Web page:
Thursday, January 29, 2009

Heart Health - Talk To Your Doctor

An essential step in preventing and managing heart disease
is being open with your doctor about your questions and
concerns. You're not alone when it comes to difficulties in
talking to a medical practitioner about your health
concerns. But when it comes to heart wellness no question
should be left unanswered.

There are those who hope that their questions will be
answered through the course of an examination, rather than
having to actually voice them. Physicians don't always have
as much time as they would like with each patient due to
their demanding schedules and long waiting lists. In
particular, women need to voice their concerns, since heart
disease isn't as readily associated with women, even though
they are equally at risk.

Questions that you should ask your doctor include what your
blood pressure is recorded as and what is normal for you.
Glucose and cholesterol levels need to be checked to see if
they're in an acceptable range. Ask your doctor which tests
are suggested for people of your age, both currently and in
the future.

If medication has been prescribed, do not hesitate to ask if
there are side effects, what the drug is supposed to do, and
whether you should take other medication, even over the
counter, with your prescribed medicine. Also find out if
this is a long term medication or temporary. Tests to
monitor the effects of the medication you are taking should
be conducted at a later date if it is recommended by your
doctor. The liver is one organ that most doctors consider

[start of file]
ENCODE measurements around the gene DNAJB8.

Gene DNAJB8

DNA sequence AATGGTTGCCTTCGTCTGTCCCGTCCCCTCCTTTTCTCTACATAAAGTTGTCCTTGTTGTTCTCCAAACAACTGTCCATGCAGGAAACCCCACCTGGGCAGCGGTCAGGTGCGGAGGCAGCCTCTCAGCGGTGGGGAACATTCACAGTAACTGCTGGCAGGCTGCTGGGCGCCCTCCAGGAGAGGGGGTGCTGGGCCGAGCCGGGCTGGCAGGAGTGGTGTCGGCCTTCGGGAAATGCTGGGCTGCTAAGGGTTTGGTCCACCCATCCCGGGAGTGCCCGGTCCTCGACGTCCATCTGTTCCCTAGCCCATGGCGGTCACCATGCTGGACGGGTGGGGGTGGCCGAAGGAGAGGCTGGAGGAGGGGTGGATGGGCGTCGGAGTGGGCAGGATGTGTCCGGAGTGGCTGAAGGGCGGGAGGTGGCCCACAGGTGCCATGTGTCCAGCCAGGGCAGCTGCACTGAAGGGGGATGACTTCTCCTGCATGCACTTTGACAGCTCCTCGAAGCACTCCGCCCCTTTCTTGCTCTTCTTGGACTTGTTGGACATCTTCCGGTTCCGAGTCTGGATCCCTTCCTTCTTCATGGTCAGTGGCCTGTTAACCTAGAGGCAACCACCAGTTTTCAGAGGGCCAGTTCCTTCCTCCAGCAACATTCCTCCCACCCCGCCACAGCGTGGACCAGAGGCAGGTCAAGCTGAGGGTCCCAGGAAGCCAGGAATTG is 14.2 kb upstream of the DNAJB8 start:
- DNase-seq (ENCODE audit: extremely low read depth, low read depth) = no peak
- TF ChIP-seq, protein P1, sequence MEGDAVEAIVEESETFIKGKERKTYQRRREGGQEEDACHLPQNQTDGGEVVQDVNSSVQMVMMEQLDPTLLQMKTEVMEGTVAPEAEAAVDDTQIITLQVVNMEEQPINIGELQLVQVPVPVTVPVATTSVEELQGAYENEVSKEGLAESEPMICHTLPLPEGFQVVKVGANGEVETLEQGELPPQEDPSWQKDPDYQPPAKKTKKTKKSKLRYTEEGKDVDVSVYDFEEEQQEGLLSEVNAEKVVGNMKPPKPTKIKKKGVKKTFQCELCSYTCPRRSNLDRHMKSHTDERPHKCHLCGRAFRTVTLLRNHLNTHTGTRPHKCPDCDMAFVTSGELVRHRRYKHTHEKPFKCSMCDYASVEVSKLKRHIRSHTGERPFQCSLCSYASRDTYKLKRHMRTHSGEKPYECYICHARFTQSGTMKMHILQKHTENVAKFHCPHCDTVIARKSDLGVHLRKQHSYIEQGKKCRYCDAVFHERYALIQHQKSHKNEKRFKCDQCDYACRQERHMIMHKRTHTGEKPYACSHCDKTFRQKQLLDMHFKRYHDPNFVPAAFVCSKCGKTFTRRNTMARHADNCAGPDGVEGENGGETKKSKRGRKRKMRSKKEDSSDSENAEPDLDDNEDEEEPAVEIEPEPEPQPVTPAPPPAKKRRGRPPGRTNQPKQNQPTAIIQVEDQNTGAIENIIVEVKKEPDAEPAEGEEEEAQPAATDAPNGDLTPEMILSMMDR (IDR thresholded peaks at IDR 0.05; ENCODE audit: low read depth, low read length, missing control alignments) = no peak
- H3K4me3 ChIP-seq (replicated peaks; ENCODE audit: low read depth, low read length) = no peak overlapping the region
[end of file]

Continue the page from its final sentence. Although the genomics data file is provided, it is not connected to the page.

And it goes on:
testing when a patient is on certain medicines.

If you always get home and remember something that you
forgot to ask the doctor, make a "need to know" list and
take it with you on your next visit. Do not forget to bring
with you the medications that you are presently on as well.
This is essential if you are under the care of more than one
health care practitioner.

Add to your list any surgeries or relevant illness that you
have had and been treated for in the past few years. This
should be in your medical chart so that the doctor can be
aware of anything that might cause a problem.

In conclusion, if you think that you may forget what you
physician has told you, you can always write it down or
record the appointment for later referral. Do not be afraid
to check around for a second opinion if you are not
comfortable with the treatment that your doctor recommends
or if you do not feel that he or she listened to your
worries or questions.


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